With the Victorian election behind us and a thumping win in place for the Andrews Government, what can we expect to happen over the next 4 years? In the sphere of property, the government has identified a number of expectations and intentions covering First Home Buyers, Tax (Stamp Duty, Land Tax etc.), Rental Laws, Shared Equity Home Ownership and Affordable Housing. We will add railway crossings to this list, since this has an impact on property values.
Some of these are highly likely to actually flow through to genuine changes within 4 years, whilst others are aspirational (a nice way of saying spin by politicians to win votes at election time). For instance, new rental laws are already in place but the way they are to be applied is yet to be determined. From early next year, these changes will start to be rolled out, including the right to have pets and minimum accommodation standards. Further changes will follow over coming months, including changes to notice periods to vacate and the frequency of rent reviews (yearly, rather than 6 months).
The first steps in addressing providing more affordable housing have already been taken, with a $1 Billion Growth Fund set up to use the income generated to provide funding for community housing providers to create new housing. This may seem like a lot but there has been no significant contribution to this sector for the past 4 years and no policy until the scramble that occurred leading up to the election. Unfortunately, without significant additional resources, this will barely touch the sides of the demand and current waiting list for social housing, let alone affordable housing.
The good news for First Home Buyers is that the government has promised to keep incentives in place to encourage them to enter the market. It is unlikely they will break this promise as it would damage an already fragile property market. But they will also be unlikely to provide any additional assistance of any consequence, since their budget is about to be squeezed. Shared equity schemes, where the Government contributes up to 25% of the equity into a property to assist those that would otherwise not be able to enter the market is also quite likely to proceed beyond the current pilot scheme.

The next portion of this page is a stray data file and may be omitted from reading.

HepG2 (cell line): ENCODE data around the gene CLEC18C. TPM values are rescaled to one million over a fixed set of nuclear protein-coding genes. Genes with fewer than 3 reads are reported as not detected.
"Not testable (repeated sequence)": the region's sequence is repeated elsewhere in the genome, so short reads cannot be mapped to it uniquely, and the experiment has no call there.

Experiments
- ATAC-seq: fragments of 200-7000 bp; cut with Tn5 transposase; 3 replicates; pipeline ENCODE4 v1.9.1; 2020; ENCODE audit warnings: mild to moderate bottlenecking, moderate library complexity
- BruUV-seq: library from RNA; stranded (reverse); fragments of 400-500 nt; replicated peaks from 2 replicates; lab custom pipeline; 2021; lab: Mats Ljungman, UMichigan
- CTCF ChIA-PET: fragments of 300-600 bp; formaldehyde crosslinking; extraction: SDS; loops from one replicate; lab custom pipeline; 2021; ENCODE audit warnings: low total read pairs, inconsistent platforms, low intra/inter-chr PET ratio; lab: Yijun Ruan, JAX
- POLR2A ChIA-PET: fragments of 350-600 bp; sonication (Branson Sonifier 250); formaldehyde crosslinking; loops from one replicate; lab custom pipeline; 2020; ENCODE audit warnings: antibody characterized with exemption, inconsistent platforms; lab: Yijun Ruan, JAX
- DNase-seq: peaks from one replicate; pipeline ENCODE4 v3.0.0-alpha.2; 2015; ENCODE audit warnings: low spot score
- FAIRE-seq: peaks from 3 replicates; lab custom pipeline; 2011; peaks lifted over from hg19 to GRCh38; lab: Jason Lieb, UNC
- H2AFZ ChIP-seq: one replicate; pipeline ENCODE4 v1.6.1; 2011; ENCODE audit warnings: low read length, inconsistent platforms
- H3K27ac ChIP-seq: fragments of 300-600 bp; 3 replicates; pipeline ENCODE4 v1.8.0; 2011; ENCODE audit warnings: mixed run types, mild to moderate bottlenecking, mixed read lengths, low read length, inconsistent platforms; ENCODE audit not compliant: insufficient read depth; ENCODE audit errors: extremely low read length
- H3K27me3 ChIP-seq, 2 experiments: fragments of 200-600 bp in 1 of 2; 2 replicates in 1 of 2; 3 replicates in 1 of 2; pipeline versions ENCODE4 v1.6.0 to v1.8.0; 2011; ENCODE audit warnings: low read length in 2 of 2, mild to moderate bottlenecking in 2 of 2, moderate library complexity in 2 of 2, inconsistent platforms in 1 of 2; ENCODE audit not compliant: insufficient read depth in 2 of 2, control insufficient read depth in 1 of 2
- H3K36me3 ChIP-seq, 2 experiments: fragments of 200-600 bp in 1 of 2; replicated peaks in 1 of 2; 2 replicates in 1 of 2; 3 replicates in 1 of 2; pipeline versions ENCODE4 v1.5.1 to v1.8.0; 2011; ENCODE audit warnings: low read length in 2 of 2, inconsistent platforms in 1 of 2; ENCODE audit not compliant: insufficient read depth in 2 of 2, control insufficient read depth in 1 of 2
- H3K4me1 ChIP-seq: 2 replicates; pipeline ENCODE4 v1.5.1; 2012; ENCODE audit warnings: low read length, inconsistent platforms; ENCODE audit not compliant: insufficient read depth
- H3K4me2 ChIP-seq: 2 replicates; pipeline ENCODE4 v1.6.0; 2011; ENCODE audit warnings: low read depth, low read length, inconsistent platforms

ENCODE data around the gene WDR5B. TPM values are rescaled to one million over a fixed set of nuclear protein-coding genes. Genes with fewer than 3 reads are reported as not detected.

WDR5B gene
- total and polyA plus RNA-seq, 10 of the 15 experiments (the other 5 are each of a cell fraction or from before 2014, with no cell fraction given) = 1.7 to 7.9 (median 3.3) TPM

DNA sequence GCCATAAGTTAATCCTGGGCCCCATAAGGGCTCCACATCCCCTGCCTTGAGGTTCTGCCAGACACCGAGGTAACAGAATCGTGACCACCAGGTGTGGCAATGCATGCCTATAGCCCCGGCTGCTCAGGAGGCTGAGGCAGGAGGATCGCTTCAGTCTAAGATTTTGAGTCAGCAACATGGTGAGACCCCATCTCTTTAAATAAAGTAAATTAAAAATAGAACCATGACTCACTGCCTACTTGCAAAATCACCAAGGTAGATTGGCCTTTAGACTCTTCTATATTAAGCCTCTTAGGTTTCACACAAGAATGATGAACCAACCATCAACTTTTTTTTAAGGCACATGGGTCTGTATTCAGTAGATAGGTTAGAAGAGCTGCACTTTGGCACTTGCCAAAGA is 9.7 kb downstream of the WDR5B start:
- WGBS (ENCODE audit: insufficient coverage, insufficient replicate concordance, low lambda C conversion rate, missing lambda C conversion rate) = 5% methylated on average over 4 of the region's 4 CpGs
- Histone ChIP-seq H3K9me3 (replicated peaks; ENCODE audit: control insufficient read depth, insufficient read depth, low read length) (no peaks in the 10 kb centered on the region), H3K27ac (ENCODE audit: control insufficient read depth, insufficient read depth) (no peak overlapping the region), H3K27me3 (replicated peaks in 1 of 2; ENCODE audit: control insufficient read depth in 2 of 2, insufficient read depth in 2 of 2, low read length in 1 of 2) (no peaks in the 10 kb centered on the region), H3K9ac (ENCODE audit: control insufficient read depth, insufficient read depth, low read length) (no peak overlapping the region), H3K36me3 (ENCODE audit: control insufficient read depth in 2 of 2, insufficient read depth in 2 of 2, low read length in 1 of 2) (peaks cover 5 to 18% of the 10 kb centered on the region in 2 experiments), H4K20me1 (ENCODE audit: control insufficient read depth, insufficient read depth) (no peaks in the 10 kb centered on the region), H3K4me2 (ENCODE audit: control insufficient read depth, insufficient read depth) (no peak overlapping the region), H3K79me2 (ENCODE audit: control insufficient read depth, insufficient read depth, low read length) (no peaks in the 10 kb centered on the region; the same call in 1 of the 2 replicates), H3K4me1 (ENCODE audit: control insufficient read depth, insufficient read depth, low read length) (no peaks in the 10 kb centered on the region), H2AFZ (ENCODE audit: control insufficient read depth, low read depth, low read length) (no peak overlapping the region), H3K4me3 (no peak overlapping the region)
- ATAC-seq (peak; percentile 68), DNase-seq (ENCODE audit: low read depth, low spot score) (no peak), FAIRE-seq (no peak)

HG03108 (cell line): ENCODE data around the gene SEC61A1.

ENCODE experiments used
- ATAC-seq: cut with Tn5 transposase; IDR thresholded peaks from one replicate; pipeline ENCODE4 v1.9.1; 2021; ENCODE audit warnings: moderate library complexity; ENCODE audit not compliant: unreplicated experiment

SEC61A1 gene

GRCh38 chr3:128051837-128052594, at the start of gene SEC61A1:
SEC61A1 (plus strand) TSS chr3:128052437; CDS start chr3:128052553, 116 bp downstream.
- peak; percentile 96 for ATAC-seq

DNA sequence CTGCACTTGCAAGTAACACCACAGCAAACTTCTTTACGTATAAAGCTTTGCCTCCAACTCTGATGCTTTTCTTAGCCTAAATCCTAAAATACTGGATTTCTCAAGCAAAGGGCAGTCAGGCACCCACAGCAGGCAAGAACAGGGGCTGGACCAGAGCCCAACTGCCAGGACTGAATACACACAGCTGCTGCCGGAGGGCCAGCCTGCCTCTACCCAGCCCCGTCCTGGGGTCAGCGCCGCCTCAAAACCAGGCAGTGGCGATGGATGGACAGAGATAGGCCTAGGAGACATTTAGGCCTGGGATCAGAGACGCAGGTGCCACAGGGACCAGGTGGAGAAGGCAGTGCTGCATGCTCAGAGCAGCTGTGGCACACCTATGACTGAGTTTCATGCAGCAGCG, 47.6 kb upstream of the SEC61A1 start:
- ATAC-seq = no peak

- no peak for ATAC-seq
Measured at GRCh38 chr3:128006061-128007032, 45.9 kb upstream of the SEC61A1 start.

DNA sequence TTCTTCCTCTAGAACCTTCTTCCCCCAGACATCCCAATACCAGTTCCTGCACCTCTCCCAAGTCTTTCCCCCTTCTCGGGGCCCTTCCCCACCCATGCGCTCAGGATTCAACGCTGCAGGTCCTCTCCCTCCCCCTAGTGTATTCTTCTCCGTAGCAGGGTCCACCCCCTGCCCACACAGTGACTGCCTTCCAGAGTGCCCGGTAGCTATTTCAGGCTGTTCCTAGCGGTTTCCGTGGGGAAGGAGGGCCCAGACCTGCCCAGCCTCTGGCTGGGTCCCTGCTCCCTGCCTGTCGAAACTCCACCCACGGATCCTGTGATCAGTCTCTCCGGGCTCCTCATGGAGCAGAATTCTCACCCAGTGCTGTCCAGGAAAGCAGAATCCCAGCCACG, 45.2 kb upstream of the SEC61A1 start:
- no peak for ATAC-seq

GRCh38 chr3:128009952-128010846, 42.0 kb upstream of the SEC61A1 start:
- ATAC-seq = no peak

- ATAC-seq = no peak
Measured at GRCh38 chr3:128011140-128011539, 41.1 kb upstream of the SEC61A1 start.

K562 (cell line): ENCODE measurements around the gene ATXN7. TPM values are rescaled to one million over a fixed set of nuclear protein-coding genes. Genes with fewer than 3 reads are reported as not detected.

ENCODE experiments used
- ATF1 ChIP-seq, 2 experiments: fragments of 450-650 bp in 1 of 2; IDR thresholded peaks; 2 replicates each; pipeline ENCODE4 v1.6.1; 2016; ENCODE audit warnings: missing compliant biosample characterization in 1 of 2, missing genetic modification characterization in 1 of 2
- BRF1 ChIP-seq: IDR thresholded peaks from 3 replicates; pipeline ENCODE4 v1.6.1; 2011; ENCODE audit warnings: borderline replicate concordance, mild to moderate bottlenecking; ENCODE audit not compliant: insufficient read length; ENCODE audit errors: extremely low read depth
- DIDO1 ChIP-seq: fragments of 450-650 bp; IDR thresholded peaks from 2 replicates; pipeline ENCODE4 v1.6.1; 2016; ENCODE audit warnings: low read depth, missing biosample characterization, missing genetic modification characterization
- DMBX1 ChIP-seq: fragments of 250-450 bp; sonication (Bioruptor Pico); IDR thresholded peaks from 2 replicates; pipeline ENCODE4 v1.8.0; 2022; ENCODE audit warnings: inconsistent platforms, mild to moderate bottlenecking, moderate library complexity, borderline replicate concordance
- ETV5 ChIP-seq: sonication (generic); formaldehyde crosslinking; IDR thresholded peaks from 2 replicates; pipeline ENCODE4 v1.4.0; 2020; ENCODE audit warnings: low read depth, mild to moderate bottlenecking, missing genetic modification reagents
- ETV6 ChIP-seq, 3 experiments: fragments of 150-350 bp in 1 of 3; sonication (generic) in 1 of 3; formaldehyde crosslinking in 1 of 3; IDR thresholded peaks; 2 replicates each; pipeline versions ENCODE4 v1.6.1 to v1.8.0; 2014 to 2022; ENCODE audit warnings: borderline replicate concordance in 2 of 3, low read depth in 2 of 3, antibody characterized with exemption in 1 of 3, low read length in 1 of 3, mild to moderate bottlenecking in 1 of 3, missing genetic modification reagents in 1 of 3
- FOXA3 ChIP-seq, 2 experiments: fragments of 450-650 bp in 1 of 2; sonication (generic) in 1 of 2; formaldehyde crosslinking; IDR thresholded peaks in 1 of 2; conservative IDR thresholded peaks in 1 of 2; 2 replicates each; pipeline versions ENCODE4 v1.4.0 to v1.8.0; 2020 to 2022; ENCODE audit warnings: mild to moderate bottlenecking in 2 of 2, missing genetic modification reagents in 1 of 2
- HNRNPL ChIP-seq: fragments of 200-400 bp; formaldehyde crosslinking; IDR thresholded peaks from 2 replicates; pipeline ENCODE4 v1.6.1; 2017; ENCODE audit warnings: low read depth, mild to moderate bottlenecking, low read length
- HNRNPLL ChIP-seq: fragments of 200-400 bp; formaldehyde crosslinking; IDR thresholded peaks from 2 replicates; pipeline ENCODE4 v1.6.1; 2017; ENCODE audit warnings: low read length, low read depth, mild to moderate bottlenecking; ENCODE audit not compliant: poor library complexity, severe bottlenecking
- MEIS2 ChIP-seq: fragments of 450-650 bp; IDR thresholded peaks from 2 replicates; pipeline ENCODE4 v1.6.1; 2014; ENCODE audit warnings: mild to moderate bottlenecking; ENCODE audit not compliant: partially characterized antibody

Where things start to get a little more suspect is where cold hard cash is required for new projects. The treasurer announced before the election that the property downturn was only expected to last 12 months. We have to assume that this meant another 12 months, since it has already been underway for longer than that. Even so, this is incredibly optimistic (we are trying to be nice in our phrasing here). The scaling back of negative gearing under a future Labour Federal Government will cause further price drops. The next couple of years are going to see government income crunched. Stamp Duty is now an incredible 35% of total revenue. This will now slide back quickly. So without a significant increase in other taxes such as Land Tax (now almost 14% of revenue) or Payroll Tax (similar to Stamp Duty), there will be less to spend on what has been some pretty ambitious promises.
So, no we won’t see the new Melbourne Airport rail link actually underway. But we will see some new rail crossings removed in some locations that didn’t feature highly before, such as Surrey Hills and Mont Albert. This is the benefit in suddenly being in marginal seats (please forgive the cynicism but this time, it is pretty defensible). And for a premier that has gained much kudos from being forward looking and making things happen, we will also likely see construction commence for the Northeast Link. This will be done with debt though, so the coming dip in revenue will not stop this. Payment will become the responsibility of future governments and taxpayers.